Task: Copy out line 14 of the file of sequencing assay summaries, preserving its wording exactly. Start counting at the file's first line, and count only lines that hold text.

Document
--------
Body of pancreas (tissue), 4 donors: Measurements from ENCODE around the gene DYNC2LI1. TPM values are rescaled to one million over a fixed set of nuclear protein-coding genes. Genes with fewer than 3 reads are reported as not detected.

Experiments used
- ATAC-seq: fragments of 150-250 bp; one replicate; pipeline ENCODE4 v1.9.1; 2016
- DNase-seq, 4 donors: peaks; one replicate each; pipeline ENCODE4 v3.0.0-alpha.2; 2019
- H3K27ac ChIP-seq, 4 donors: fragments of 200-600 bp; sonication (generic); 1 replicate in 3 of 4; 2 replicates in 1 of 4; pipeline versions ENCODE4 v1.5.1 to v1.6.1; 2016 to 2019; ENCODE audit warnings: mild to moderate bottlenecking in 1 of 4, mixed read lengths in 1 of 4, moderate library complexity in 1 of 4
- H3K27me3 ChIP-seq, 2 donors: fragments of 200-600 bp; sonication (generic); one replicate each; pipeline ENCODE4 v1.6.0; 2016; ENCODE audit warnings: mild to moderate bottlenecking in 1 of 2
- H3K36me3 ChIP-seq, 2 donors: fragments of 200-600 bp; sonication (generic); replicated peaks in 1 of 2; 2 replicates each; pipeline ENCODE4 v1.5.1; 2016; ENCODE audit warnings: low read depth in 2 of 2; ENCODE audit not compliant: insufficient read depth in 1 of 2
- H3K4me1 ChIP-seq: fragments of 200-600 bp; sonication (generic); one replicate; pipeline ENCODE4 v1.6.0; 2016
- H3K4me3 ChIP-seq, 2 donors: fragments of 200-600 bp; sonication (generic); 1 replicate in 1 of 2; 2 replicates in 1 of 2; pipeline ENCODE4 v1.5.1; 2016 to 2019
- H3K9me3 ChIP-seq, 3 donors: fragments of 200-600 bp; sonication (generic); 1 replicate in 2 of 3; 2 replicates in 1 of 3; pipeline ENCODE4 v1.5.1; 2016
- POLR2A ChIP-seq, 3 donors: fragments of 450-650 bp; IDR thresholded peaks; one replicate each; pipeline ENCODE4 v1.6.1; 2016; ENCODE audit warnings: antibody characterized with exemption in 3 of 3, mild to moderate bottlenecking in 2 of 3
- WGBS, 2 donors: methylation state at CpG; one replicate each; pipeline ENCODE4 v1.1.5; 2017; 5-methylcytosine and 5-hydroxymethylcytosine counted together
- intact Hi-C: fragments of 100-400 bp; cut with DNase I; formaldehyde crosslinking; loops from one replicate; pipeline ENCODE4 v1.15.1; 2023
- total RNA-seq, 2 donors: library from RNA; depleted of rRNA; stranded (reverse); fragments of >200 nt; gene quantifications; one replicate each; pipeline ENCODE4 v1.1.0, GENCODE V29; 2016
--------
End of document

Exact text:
- total RNA-seq, 2 donors: library from RNA; depleted of rRNA; stranded (reverse); fragments of >200 nt; gene quantifications; one replicate each; pipeline ENCODE4 v1.1.0, GENCODE V29; 2016